- Because he died on account of the sins of Israel (especially the blindness and self-interest of the ruling class in Jerusalem), and because a new future became possible as a consequence of his death, it made excellent sense for his Jewish followers to speak of his death in sacrificial terms. We will see shortly that there were strong precedents for doing so.
- In effect, Old Testament stories are retold in order to give meaning to the new developments. Jesus was, as it were, the atonement victim, the Passover lamb, the suffering servant who “bore the sin of many”. What this language referred to was simply the historical event of Jesus’ death as part of the story of first century Israel, not some unseen metaphysical reality beyond the historical event.
- A different way needed to be found to speak about the significance of Jesus’ death for Gentiles who believed and received the Holy Spirit. The argument in Ephesians, for example, is simply that Jesus’ death led to the abolition of the Law, which until then had excluded Gentiles as Gentiles from the people of God (Eph. 2:11-22).
- What about believers today? Well, if we are going to be consistent, I think we have to say that: i) Jesus died for the sins of his people as part of the narrative of first century Judaism; ii) his death had the secondary effect of removing the barrier of the Law with the result that Gentiles could participate by believing that God had raised his Son from the dead, etc., without keeping the Jewish Law; iii) people today who believe this story and confess Jesus as Lord are brought into relationship with the creator God in the context of his historical covenant people.
Traditionally, we have read the New Testament texts as though they more or less knowingly foreshadowed later theoretical accounts of the atonement. A better hermeneutical method. I suggest, would be to read the stories of and arguments about Jesus’ death in the light of contemporary Jewish accounts of martyrdom. That is what is involved in reading historically rather than theologically.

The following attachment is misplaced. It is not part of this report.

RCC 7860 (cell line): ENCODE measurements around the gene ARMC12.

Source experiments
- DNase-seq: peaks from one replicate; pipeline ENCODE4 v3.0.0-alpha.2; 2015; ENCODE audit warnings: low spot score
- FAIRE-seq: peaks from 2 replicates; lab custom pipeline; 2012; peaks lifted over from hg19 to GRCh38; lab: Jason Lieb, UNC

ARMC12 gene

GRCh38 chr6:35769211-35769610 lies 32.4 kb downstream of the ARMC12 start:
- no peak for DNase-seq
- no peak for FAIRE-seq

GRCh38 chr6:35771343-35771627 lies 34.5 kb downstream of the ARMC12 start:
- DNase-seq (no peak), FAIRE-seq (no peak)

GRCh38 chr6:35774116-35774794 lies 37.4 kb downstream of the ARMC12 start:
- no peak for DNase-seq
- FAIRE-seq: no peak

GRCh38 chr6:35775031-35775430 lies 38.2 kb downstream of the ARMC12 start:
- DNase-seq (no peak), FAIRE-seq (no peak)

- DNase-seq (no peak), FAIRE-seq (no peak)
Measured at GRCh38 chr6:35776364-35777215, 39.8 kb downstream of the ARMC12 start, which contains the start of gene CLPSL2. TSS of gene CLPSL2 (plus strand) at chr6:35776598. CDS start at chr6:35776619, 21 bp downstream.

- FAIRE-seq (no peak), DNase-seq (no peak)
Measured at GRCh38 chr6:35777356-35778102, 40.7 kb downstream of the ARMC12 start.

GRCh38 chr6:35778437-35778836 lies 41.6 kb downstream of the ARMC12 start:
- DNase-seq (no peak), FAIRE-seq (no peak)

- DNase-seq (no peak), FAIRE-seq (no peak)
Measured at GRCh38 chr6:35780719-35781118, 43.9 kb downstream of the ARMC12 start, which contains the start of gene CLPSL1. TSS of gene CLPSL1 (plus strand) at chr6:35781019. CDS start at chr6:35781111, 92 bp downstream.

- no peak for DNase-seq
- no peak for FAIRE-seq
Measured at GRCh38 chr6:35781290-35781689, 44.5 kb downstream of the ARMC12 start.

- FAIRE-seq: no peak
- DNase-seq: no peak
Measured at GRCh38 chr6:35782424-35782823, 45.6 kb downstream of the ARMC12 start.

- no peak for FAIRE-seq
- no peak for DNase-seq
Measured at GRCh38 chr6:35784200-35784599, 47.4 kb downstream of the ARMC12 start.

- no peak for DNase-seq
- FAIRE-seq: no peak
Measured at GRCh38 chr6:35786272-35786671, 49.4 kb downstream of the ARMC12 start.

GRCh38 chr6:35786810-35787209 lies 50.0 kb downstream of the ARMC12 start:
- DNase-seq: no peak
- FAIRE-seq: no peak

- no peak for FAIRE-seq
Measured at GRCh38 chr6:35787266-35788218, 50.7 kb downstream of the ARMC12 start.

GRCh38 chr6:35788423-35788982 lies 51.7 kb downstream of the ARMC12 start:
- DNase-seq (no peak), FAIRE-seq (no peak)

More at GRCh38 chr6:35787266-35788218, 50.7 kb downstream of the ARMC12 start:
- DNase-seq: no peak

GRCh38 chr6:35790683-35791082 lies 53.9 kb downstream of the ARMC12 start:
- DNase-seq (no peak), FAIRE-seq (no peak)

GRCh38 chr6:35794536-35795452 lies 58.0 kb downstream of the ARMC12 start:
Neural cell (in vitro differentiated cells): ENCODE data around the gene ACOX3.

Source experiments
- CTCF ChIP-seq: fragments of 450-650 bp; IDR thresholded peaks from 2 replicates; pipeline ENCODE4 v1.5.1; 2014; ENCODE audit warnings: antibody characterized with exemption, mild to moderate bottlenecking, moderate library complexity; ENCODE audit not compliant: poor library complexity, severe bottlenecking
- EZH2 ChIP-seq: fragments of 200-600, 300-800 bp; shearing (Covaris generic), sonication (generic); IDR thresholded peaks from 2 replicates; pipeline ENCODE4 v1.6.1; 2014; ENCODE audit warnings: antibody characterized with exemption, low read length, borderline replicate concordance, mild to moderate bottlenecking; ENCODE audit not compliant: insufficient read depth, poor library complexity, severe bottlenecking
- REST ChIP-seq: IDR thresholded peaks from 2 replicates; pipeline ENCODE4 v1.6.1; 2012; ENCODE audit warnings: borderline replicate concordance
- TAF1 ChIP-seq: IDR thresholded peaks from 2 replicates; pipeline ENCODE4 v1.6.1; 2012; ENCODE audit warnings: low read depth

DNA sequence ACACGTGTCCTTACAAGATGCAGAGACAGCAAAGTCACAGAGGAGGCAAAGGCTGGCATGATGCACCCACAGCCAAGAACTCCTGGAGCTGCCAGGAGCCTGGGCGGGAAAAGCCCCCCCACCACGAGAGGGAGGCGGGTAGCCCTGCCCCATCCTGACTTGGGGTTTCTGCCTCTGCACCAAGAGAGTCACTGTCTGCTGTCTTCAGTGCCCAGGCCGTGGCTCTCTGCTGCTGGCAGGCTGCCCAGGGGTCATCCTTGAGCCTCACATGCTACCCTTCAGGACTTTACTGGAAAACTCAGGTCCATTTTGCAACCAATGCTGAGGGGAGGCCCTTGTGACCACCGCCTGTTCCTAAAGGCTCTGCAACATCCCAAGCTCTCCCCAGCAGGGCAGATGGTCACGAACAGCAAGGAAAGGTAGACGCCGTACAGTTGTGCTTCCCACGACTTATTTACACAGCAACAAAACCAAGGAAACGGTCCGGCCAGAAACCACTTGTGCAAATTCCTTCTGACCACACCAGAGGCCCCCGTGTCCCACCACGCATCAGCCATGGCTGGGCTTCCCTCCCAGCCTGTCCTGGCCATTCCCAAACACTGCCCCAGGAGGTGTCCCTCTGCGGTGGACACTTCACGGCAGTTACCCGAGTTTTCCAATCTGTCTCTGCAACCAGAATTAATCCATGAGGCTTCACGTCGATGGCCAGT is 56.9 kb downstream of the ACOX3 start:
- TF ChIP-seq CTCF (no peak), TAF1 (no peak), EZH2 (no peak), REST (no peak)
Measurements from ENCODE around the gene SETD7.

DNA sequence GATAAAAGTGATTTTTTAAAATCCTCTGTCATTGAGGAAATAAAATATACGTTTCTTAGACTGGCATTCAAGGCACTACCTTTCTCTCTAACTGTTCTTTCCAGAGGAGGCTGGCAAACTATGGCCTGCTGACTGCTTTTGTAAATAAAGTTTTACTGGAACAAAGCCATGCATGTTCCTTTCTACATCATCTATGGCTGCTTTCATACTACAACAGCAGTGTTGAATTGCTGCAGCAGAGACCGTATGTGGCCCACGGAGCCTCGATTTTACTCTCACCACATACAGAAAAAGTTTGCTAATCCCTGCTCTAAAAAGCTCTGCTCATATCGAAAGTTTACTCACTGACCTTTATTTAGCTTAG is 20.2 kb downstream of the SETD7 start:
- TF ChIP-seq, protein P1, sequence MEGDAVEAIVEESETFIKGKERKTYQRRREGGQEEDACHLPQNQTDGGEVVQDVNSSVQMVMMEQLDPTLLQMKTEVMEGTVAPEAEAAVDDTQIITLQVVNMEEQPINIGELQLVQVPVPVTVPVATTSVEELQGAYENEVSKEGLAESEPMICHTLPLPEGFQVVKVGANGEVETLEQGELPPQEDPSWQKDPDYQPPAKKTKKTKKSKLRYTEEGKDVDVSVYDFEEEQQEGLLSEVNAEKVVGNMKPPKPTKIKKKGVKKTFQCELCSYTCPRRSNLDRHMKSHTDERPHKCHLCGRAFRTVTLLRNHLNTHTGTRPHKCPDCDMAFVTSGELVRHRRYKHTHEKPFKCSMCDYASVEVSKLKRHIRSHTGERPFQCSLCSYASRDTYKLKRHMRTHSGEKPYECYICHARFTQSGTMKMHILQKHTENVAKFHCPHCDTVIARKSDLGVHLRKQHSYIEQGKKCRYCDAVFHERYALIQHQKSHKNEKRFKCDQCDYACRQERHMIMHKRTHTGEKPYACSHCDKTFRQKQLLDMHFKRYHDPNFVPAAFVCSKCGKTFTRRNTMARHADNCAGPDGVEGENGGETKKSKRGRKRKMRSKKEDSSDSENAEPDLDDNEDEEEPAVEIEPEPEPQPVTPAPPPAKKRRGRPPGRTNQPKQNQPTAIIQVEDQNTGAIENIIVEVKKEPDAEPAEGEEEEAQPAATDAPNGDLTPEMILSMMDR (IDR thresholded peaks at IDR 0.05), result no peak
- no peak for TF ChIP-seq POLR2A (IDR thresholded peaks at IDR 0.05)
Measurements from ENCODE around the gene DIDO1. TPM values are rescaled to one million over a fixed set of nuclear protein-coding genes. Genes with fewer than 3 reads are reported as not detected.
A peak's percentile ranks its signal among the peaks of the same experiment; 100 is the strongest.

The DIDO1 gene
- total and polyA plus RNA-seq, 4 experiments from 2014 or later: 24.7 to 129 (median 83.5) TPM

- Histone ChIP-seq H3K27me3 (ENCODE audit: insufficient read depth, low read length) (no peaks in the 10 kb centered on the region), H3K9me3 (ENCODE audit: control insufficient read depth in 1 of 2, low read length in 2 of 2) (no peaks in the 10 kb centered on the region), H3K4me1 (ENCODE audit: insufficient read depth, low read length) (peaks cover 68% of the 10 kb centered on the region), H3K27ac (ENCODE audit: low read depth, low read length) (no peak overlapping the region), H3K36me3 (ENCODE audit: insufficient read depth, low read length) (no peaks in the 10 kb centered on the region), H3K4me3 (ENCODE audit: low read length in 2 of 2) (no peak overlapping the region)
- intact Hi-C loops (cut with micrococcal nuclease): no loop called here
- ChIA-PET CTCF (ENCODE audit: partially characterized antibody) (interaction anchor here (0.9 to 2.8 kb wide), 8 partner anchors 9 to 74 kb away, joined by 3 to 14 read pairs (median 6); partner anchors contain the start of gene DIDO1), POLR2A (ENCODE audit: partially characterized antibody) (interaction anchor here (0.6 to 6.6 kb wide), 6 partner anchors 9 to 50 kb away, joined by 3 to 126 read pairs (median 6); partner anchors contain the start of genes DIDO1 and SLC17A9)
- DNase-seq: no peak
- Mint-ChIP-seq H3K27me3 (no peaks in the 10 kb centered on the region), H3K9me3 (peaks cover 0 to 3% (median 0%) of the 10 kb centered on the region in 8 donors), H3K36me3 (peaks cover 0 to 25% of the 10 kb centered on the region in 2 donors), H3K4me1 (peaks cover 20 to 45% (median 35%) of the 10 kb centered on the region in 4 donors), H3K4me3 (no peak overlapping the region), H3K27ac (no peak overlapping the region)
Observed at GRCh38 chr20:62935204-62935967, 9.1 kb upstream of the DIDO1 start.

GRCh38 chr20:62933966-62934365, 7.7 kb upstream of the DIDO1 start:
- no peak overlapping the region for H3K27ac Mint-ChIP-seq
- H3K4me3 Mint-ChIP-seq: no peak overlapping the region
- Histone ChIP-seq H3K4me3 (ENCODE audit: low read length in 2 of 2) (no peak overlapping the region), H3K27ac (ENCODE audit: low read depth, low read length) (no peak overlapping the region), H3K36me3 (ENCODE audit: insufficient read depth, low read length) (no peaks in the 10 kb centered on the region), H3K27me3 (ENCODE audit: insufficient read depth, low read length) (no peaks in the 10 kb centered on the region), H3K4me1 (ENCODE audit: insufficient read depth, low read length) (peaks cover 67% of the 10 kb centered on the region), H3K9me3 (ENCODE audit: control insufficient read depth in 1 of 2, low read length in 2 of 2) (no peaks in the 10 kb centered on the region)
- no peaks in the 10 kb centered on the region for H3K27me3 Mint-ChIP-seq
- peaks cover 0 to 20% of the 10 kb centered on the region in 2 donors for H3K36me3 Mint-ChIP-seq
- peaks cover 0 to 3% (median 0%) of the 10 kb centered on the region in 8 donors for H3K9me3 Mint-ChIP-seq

The martyrs under Antiochus
The author of 4 Maccabees (plausibly dated AD 20-50) has this to say about the martyrs under Antiochus:
And these who have been divinely sanctified are honored not only with this honor, but also in that, thanks to them, our enemies did not prevail over our nation; the tyrant was punished, and the homeland was purified, since they became, as it were, a ransom for the sin of the nation. And through the blood of those pious people and the propitiatory of their death, divine Providence preserved Israel, though before it had been afflicted. (4 Macc. 17:20–22)
Their deaths were regarded as 1) a “ransom” (antipsuchon) and “propitiatory” (hilastērion) for the sin of the nation. Earlier the old man Eleazar, at the point of death, prayed: “Be merciful to your people, and be satisfied with our punishment on their behalf. Make my blood their purification, and take my life in exchange (antipsuchon) for theirs” (4 Macc. 6:28–29).
The martyrs, therefore, died so that the nation would survive the crisis. Their deaths were the means by which the enemy was defeated and the land was purified of pagan contamination. They now “stand before the divine throne and live the life of the blessed age” (4 Macc. 17:18). Having given over their bodies to sufferings they were “deemed worthy of a divine inheritance” (4 Macc. 18:3). In other words, they suffered, they died, they were raised, they live in the presence of God, and they have inherited the age to come, or some such.
The “as it were” (hōsper) presumably signals the fact that the language was intended figuratively. No rationalising theory of atonement is required. Their deaths were simply the triumph of “godliness” over the “violence of a tyrant who wished to destroy the polity of the Hebrews” (4 Macc. 17:9). The sacrificial language is meaningful and relevant, but it is never more than a figurative way of talking about what actually happened.
The author of 4 Maccabees gives us a simple pragmatic explanation for the outcome: “Thanks to them the nation gained peace; by reviving loyalty to the law in the homeland, they pillaged their enemies” (4 Macc. 18:4).
The argument about Jesus
The argument about Jesus’ death is not pragmatic in quite the same way: it is not that Jesus revived or set an example of faithfulness in a way that inspired other Jews, leading to renewal and the salvation of Israel.
Rather, God so arranged things that Israel would be saved apart from the Law through the faith/faithfulness of those who believed that he had made Jesus Lord and Christ (cf. Rom. 3:21-26). The resurrection is the novelty here—the genuinely and unequivocally transcendent event that would transform the fortunes of God’s people and turn the ancient world upside.
But it still has to do with how things worked out historically.
My point is not that Jesus’ death was no different from—or no better than—the deaths of the Maccabean martyrs. It is that it is to be understood as a historical event, under historical conditions, as part of the same sort of historical narrative about the judgment and salvation of Israel. It was just a death. What set it apart, what made it effective in the apocalyptic narrative, was the vocation that preceded it—the explicit sending of the Son to the vineyard of Israel—and the tangible, witnessed vindication that came immediately after it.